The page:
Byron Keith Byrd's Art Institute Retrospective Reclaims Abstract Expressionism

A brief artist statement at the beginning of the Art Institute's Byron Keith Byrd retrospective includes this declaration: "I am inspired by numerology, rhythmic, primitive markings and archaic symbols, and I selected each painting to indicate the passage of time." I get the first part — Byrd's canvases are dotted with numbers and symbols that hint at some sort of hermetic system. They're like dreams waiting to be decoded.

But there's also more than a little irony here. The Malibu-based artist's vibrant, mostly large-scale abstractions seem to be not so much about the passage of time as about time standing still. And the expansive point in time they reference is the period from the mid-1940s through the 1950s, when such abstract expressionists as Willem de Kooning and Jackson Pollock ruled the roost.

That's not to say Byrd's work is nostalgic. Rather, his densely layered canvases recall the assertive (some might say strident) individualism of artists whose art was, above all, about its own making. This is painting about painting — art whose narrative is an existential drama that plays out before us strictly on its own terms.

Waterlily by Byron Keith Byrd.
Waterlily by Byron Keith Byrd.

Location Info

Map

Art Institute of Fort Lauderdale

1799 Southeast 17th St.
Fort Lauderdale, FL 33316

Category: Schools

Region: Fort Lauderdale

Details

"Twenty Years & Counting: Byron Keith Byrd Abstractions 1991-2011"


Through January 14 at the Art Institute of Fort Lauderdale.

In other words, like the original abstract expressionism, this is either/or art. Either you're willing to accompany the artist on his admittedly sometimes indulgent excursion into self-expression or you choose to stand on the sidelines wondering what all the fuss is about. Count me in the former camp. I found most of the nearly two dozen paintings in this solid little show captivating.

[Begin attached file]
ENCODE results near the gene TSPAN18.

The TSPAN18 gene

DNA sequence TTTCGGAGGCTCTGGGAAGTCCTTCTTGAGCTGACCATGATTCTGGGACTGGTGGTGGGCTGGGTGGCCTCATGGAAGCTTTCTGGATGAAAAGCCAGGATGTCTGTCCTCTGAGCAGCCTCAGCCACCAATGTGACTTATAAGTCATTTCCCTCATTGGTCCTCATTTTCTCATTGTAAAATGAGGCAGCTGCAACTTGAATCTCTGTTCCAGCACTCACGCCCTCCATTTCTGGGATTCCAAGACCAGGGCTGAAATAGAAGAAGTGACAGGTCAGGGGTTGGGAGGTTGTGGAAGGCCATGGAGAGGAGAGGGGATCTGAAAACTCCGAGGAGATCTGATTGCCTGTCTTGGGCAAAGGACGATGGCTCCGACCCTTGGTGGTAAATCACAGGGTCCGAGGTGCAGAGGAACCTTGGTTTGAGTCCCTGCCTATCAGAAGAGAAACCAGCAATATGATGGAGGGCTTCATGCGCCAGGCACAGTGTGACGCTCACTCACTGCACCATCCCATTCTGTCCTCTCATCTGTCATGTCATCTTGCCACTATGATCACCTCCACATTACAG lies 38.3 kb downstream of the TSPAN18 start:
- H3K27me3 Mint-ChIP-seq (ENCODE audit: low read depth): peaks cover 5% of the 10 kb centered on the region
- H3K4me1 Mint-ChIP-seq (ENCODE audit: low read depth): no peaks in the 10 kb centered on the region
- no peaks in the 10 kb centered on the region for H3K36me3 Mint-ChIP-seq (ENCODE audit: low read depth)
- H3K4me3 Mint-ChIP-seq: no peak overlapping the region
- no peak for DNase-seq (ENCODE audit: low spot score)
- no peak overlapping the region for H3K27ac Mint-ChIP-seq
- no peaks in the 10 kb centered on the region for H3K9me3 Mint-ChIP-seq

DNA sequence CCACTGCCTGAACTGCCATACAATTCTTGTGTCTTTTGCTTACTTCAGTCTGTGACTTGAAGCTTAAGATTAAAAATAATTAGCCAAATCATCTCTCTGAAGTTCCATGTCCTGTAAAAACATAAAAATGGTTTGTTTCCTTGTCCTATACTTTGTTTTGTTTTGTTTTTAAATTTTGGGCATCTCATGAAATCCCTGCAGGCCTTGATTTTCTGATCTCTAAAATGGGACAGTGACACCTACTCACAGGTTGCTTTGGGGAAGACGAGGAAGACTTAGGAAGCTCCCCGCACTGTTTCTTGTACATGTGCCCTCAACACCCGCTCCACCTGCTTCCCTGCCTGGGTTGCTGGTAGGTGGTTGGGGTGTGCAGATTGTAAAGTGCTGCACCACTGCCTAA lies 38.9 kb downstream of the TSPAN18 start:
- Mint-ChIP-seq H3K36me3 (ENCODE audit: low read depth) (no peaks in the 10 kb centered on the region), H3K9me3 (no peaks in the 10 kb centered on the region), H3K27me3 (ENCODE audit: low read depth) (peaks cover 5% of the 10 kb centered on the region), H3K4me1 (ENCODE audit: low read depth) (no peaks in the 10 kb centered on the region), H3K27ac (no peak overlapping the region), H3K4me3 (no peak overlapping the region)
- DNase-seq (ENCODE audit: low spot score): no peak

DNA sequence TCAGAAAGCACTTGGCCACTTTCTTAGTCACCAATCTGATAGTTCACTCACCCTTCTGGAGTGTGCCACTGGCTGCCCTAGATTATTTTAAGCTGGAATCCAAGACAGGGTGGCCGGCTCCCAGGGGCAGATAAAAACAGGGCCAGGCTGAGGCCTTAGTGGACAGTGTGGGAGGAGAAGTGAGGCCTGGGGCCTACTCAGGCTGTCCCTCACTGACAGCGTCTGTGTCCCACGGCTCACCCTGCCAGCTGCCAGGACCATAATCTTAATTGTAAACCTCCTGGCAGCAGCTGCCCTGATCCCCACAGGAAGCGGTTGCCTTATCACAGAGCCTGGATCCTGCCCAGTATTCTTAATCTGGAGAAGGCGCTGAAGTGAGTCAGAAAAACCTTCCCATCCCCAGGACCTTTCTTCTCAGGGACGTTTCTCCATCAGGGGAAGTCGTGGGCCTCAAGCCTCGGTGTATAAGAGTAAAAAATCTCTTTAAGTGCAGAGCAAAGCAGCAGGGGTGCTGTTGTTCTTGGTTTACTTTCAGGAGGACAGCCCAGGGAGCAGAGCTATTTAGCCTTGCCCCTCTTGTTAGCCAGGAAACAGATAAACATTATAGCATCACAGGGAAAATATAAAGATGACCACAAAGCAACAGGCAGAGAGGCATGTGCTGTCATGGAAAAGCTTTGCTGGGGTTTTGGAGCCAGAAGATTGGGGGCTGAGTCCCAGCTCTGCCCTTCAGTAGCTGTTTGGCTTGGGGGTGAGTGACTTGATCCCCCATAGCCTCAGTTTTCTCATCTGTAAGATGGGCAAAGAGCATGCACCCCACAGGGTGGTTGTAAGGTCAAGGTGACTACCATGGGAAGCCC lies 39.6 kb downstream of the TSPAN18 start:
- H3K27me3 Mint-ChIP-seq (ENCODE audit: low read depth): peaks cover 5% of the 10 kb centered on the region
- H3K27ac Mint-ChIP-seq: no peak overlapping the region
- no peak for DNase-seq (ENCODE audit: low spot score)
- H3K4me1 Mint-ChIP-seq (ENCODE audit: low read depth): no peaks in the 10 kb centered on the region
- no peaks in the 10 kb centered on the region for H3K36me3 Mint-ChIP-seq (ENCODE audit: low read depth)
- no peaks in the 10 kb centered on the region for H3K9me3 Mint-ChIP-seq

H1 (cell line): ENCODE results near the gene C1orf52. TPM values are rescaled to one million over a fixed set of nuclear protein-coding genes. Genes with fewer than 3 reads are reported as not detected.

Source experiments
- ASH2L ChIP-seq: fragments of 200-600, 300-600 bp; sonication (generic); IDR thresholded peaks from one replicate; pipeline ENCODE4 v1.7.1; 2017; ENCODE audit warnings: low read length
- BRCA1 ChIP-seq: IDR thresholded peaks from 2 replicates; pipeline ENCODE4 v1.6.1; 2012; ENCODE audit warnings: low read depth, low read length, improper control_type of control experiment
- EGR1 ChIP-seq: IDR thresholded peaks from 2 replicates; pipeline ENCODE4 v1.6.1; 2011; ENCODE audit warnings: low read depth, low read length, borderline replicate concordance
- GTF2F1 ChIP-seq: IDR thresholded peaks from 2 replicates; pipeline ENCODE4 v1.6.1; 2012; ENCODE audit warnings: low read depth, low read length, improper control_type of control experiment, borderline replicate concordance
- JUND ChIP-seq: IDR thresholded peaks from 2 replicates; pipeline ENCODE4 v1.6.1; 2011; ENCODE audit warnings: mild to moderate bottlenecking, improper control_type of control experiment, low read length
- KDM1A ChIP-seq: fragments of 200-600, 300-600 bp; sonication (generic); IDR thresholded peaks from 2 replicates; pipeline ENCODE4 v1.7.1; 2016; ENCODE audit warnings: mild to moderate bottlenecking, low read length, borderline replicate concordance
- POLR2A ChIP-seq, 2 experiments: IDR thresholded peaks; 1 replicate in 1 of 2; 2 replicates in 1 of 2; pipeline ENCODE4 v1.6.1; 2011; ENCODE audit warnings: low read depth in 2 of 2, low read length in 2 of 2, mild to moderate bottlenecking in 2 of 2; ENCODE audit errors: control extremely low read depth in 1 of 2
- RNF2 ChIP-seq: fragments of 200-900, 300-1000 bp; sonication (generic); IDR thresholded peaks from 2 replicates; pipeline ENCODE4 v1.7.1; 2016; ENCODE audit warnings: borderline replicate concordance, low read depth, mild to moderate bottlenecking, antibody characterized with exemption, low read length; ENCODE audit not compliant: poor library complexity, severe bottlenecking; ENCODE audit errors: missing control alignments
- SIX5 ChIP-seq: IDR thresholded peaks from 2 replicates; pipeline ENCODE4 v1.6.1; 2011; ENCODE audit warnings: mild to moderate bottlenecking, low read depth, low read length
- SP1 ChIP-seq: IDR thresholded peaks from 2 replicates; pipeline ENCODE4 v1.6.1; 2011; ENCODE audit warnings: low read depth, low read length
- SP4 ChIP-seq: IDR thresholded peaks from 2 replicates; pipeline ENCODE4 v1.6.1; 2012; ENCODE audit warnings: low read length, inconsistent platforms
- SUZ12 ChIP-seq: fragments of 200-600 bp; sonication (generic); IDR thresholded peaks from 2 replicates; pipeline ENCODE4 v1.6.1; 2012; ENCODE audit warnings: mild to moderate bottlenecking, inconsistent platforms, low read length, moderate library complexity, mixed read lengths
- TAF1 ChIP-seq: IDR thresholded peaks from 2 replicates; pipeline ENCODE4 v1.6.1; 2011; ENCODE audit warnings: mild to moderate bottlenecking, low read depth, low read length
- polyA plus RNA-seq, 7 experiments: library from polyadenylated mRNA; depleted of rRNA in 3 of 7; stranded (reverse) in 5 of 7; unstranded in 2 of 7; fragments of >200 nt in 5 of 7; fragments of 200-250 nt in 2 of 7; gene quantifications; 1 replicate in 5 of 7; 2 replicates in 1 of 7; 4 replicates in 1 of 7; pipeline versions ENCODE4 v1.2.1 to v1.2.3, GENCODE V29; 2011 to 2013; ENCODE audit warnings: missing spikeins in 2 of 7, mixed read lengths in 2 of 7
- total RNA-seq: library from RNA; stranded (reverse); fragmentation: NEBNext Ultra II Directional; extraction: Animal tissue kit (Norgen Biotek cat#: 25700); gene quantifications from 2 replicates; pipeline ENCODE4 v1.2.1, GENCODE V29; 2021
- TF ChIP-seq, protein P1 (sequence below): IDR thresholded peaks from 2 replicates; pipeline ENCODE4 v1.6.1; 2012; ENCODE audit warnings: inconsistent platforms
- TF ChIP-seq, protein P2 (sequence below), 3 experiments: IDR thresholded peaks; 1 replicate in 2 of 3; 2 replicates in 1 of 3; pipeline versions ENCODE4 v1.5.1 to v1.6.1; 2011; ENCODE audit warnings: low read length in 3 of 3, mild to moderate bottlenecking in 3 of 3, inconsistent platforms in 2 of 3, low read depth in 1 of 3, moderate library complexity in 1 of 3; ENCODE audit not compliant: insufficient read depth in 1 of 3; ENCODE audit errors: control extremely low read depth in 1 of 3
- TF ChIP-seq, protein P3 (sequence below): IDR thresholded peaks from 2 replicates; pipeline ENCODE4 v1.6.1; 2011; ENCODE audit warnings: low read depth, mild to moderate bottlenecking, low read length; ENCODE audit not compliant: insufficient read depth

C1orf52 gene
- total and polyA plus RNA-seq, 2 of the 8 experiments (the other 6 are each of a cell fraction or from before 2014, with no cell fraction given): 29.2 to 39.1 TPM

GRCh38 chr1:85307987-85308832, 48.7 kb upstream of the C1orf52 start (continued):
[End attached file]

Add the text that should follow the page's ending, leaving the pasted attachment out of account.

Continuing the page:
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1 comments
schultzybeckett
schultzybeckett

Defining art can be tricky! It can be different for every person – what it means to you may mean different to others. For anyone who is involved in this field would know its various areas and how it helps to convey a message, emotion and meaning. Generally smaller and more understated than paintings, these monotypes (some with mixed-media embellishments) nonetheless echo many of the compositional motifs and stylistic devices he used in his canvases, with their subtle, deft mixes of smudges, scribbly lines and veils of color .One can call it a form of indirect communication in which messages are conveyed in a representational manner. To define art is one of the most difficult philosophical challenges because everyone has their own opinion on beauty and these opinions are likely to contradict.

Thanks

Schultzy

SM  http://www.exportingart.com/

 
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